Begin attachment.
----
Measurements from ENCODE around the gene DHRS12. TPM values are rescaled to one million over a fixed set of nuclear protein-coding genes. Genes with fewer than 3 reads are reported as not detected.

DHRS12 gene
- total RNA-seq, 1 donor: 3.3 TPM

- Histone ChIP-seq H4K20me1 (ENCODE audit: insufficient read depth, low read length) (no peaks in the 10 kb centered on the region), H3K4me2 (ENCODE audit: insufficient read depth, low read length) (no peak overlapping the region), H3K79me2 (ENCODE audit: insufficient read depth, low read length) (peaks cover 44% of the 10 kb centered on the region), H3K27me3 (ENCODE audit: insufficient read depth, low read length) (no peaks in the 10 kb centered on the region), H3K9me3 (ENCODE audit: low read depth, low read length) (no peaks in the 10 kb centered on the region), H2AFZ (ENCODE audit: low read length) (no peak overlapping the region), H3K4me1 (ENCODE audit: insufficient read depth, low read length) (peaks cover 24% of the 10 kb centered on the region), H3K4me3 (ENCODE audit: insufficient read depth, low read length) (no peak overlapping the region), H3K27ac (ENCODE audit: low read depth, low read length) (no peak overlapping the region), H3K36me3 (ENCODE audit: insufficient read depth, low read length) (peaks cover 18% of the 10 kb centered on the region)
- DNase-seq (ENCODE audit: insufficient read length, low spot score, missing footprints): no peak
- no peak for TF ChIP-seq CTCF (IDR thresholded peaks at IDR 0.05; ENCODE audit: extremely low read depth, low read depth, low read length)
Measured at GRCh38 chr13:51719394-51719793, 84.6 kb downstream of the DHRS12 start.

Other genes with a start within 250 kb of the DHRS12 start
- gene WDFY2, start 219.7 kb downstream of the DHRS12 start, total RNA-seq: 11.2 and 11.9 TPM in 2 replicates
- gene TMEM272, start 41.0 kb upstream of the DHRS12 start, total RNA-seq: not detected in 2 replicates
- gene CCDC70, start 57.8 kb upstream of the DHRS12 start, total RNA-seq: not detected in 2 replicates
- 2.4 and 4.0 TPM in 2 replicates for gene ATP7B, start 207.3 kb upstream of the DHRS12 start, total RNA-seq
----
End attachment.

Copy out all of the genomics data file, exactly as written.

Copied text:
Measurements from ENCODE around the gene DHRS12. TPM values are rescaled to one million over a fixed set of nuclear protein-coding genes. Genes with fewer than 3 reads are reported as not detected.

DHRS12 gene
- total RNA-seq, 1 donor: 3.3 TPM

- Histone ChIP-seq H4K20me1 (ENCODE audit: insufficient read depth, low read length) (no peaks in the 10 kb centered on the region), H3K4me2 (ENCODE audit: insufficient read depth, low read length) (no peak overlapping the region), H3K79me2 (ENCODE audit: insufficient read depth, low read length) (peaks cover 44% of the 10 kb centered on the region), H3K27me3 (ENCODE audit: insufficient read depth, low read length) (no peaks in the 10 kb centered on the region), H3K9me3 (ENCODE audit: low read depth, low read length) (no peaks in the 10 kb centered on the region), H2AFZ (ENCODE audit: low read length) (no peak overlapping the region), H3K4me1 (ENCODE audit: insufficient read depth, low read length) (peaks cover 24% of the 10 kb centered on the region), H3K4me3 (ENCODE audit: insufficient read depth, low read length) (no peak overlapping the region), H3K27ac (ENCODE audit: low read depth, low read length) (no peak overlapping the region), H3K36me3 (ENCODE audit: insufficient read depth, low read length) (peaks cover 18% of the 10 kb centered on the region)
- DNase-seq (ENCODE audit: insufficient read length, low spot score, missing footprints): no peak
- no peak for TF ChIP-seq CTCF (IDR thresholded peaks at IDR 0.05; ENCODE audit: extremely low read depth, low read depth, low read length)
Measured at GRCh38 chr13:51719394-51719793, 84.6 kb downstream of the DHRS12 start.

Other genes with a start within 250 kb of the DHRS12 start
- gene WDFY2, start 219.7 kb downstream of the DHRS12 start, total RNA-seq: 11.2 and 11.9 TPM in 2 replicates
- gene TMEM272, start 41.0 kb upstream of the DHRS12 start, total RNA-seq: not detected in 2 replicates
- gene CCDC70, start 57.8 kb upstream of the DHRS12 start, total RNA-seq: not detected in 2 replicates
- 2.4 and 4.0 TPM in 2 replicates for gene ATP7B, start 207.3 kb upstream of the DHRS12 start, total RNA-seq